When you’ve spent almost your entire life working out of your house, days merge.  So much so that I often have no idea which day of the week it is.  And am slightly jarred when I hear someone say they can’t wait for the weekend.  For me, there’s not much difference between Thursday and Monday or Saturday and Sunday because I’m usually in my office every day.

Even when I worked in law, if I wasn’t at trial, my work life was the same.  Upstairs in my office editing briefs, writing voir dire questions for the next jury, on the phone planning trial or legal strategies, practicing the sax.

This week was different.  Sue had run into a friend, a photography curator at the Museum of Fine Arts in Boston with a current exhibit of Edward Weston pictures that were commissioned for a special edition of Walt Whitman’s Leaves of Grass.  After Sue’s shameless request for a personal tour (she had done this for us for a major Ansel Adams show), K. invited us to come on Thursday.

Now I’ve been to different exhibitions at different museums with terrific docents (am thinking especially of one at The Dali Museum in St. Petersburg, Florida) who taught me a ton about what I was looking at.  But that’s nothing compared to learning about an artist’s work from a curator.  Not only did she know what was special about each of Weston’s pictures, K. could tell us about every leg of the ten-month road trip across America that he took with his wife, Charis, to gather the shots for the book.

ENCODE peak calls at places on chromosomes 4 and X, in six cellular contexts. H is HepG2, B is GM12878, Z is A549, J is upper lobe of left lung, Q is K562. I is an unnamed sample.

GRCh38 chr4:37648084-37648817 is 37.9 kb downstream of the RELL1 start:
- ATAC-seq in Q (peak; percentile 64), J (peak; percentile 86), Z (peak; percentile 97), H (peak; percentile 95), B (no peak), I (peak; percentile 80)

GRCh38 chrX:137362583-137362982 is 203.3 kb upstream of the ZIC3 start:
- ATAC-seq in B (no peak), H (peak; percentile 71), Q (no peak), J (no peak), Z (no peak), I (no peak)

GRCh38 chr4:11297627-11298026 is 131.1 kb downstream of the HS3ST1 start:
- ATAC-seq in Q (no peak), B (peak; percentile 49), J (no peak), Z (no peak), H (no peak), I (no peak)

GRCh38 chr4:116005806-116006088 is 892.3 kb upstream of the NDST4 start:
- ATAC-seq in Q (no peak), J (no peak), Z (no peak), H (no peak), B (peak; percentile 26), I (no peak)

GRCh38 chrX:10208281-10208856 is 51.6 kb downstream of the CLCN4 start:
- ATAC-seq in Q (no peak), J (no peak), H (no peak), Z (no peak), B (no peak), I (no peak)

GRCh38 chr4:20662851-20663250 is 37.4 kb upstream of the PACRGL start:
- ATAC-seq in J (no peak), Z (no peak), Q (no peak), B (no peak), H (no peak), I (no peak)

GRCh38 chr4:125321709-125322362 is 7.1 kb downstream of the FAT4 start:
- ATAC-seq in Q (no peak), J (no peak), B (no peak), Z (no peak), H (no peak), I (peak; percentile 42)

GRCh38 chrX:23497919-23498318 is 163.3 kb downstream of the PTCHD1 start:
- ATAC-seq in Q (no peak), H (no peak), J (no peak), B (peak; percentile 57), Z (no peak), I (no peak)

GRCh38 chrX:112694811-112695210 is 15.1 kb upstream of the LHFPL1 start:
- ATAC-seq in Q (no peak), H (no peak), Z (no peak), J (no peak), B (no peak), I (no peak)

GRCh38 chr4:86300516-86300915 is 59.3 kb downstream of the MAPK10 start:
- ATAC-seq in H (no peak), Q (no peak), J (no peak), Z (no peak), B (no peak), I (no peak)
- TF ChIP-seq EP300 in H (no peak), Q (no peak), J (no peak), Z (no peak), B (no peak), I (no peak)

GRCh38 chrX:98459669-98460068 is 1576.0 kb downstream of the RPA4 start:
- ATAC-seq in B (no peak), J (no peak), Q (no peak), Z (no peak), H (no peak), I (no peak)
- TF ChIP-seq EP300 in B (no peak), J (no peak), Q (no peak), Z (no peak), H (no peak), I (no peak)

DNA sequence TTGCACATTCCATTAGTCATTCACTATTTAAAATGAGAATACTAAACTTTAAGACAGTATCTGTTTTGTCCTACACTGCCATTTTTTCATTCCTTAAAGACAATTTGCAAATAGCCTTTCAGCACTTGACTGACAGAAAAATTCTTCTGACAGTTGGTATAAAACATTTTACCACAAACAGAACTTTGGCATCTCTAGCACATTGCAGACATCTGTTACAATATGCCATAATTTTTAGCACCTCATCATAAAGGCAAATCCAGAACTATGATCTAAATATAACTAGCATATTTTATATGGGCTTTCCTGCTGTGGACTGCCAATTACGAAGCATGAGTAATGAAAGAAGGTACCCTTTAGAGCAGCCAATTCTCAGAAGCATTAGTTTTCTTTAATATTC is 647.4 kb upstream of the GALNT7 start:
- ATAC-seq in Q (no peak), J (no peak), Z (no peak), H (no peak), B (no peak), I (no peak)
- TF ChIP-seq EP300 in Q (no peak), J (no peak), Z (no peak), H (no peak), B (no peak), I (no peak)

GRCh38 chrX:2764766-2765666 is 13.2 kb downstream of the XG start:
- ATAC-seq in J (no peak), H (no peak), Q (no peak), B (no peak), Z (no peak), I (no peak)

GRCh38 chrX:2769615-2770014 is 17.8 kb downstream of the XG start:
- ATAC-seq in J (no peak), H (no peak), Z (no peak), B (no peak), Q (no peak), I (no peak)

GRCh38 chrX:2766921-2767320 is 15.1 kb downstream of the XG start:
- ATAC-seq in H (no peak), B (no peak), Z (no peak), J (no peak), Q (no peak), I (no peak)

Which was a pretty incredible story since the publisher initially demanded that Weston’s pictures were to illustrate Whitman’s words pretty literally.  Something Weston was loathe to do so he decided to shoot what he wanted and, as he sent his pictures back to the increasingly anxious publisher, he (or usually his wife, Charis) would explain how each specific shot related to Whitman’s words, sometimes quoting “chapter and verse.”

An interesting aside.  Although these “special editions” sound like rare collector items (which they are now), in their time, they were a somewhat higher class version of a Book of the Month Club type arrangement.  Another tidbit was how much Weston hated the book’s graphic design after it was published.

The room’s photo arrangement replicated their trip’s route.  (Weston didn’t drive so his wife had that on her shoulders.  He wasn’t particularly social so if he wanted to photograph someone, it was often Charis who made it happen and made the person comfortable.  In fact, as driver she often was the one who stopped at a “Weston” image.)  Although amazingly beautiful pictures came out of that trip, so did a divorce.  Not simply due to the stress of traveling, she was also thirty years his junior and wanted children. (If you’re interested in knowing a little more about Charis, as I was when I got home, here’s a link to a short interview:

The stories were great but the real payoff was the curator’s knowledge of each individual picture and what made it special.  She showed us how his use of darkness was like a moment of silence in music.  Or, how certain pictures seemed to shimmer, and why that was so.  We also began to understand what Weston was seeing in Whitman and how Weston saw America.  Wasn’t like riding in the back seat but it was a hell of a lot more comfortable.  This was a great experience from a great teacher about a great photographer I had known little about.

It doesn’t get any better than that.  Except that it did.  Friends had given me four birthday tickets so we could all go out to dinner and hear jazz.  Our Thursday wasn’t over.